Cement penguin.
Cut Bank's concrete colossus provides a warm greeting to an occasionally frostbitten town.

Penguin Colossus At Coldest Spot

Field review by the editors.

Cut Bank, Montana

If you listen to people who've lived in Cut Bank, they'll tell you about the cold. Cold so intense that it freezes tears on your face and toothpaste in the tube. Cold so extreme that it breaks thermometers.

Cement Penguin in Cut Bank.
The Penguin: built to weather winters that would freeze lesser civic symbols.

Cut Bank has never frozen in silence. The small town's large international airport (a former military base) broadcast its wintertime temperatures for years over wire services and the Armed Forces Radio Network. The town was so frequently linked to the phrase, "coldest spot in the nation," that it became Cut Bank's unofficial motto, even after frigid Alaska became part of the USA.

Arctic air masses and local topography bring waves of bitter cold into Cut Bank. It was on one of those flash-frozen days, February 1, 1989, when the wind chill plummeted to 64 degrees below zero, that Ron Gustafson was inspired to create a year-round tribute to his town's seasonal claim-to-fame.

Ron and his family ran an appliance store at the eastern edge of Cut Bank, right off of US Highway 2. It was a perfect spot for an eye-catching tribute, and that's where Ron built his giant "Coldest Spot in the Nation" Penguin.

Several other towns also claim dominion in the "coldest spot" battle, but their inhabitants apparently never warm up enough to go outside and build a statue. Based on the cold calculation of public outreach, Cut Bank deserves the frosty title.

Penguin repainting in 2013.
The statue was briefly slogan-less during a 2013 repainting.

Ron never talked much, at least on record, about the 27-foot-tall Penguin, but his son and son-in-law later told the hometown Pioneer Press that he wanted it to be over 25 feet tall, and that he vetoed a plan to crown it with cowboy hat as "too far-fetched." Still, there's nothing subtle about the Penguin. It looks more like a plush toy than a real animal, with comically giant feet better suited to the cartoon Lion King than a penguin, and a curiously undersize peaked cap. Made of reinforced concrete, the bird reportedly weighs five tons, heavy enough to stay grounded even during Cut Bank's wintery blasts.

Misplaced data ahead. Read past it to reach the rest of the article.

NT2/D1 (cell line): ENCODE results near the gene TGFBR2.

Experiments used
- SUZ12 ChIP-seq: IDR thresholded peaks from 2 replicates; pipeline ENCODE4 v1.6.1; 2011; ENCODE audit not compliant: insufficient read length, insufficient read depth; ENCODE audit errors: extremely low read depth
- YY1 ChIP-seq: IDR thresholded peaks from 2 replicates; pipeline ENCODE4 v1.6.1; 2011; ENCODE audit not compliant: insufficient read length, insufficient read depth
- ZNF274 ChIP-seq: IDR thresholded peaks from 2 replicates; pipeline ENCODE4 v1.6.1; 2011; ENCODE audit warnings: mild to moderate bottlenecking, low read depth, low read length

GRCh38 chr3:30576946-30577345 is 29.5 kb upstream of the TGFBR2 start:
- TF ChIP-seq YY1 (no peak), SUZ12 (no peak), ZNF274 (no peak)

The Penguin was so successful at its job -- stopping traffic faster than a Montana blizzard -- that in 1992 the Gustafsons closed the appliance store and turned it into a motel. But the statue still had to weather occasional icy reviews. Some Cut Bank citizens felt that it demeaned the community. At least one resident wrote that it should be blown up. Outsiders criticized the statue for the "Coldest Spot" slogan -- unaware of its long history with the town -- and for featuring a penguin, an animal that doesn't even live in the Northern Hemisphere. Cut Bank, however, had penguin-head trash cans long before the penguin statue, so Ron was just celebrating an established civic symbol.

Penguin boosters.
Visiting members of the Distinguished Young Women feel the Penguin spirit.

The Gustafsons even installed a loudspeaker in the Penguin so it could squawk a recorded message, "Welcome to Cut Bank, Coldest Spot in the Nation!" But when Ron sold the motel and retired to Texas in 2004, the Penguin lost its voice.

The Penguin is so memorable that it inspired a Hollywood scriptwriter to create Cut Bank, a 2014 noir movie that wanted to be the next Fargo. The only thing that the writer remembered about his brief trip through Cut Bank was the Penguin, so it's the only thing in the movie related to the town. To save money, the director filmed in Innisfree, Alberta, building a replica Penguin that still stands. The film's premiere in Cut Bank left its citizens lukewarm, and they chuckled at the cut-rate Canadian Penguin, ten feet shorter than their own.

Ron Gustafson's giant Penguin is a welcome proxy for something that you might not want to experience in person. Penguin-worthy days in Cut Bank can freeze electronics in cameras and smartphones, not to mention exposed human digits and selfie body parts. But as long as the town has the Penguin, you can have photographic proof that you visited the Coldest Spot in the Nation, and do it on a summer's day when you're wearing shorts.

Penguin Colossus At Coldest Spot

Glacier Gateway Inn

Address:
1130 E. Main St., Cut Bank, MT
Directions:
Glacier Gateway Inn. North side of Railroad St. where it merges with US-2/E. Main St., on the southeast edge of town.
RA Rates:
Worth a Detour
Save to My Sights

Nearby Offbeat Places

Rock CityRock City, Valier, MT - 13 mi.
Teddy Bear FenceTeddy Bear Fence, Dupuyer, MT - 34 mi.
Yard Art: Oxygen Tank Wind ChimeYard Art: Oxygen Tank Wind Chime, Pendroy, MT - 38 mi.
In the region:
World's Largest Dinosaur Skeleton, Bynum, MT - 45 mi.

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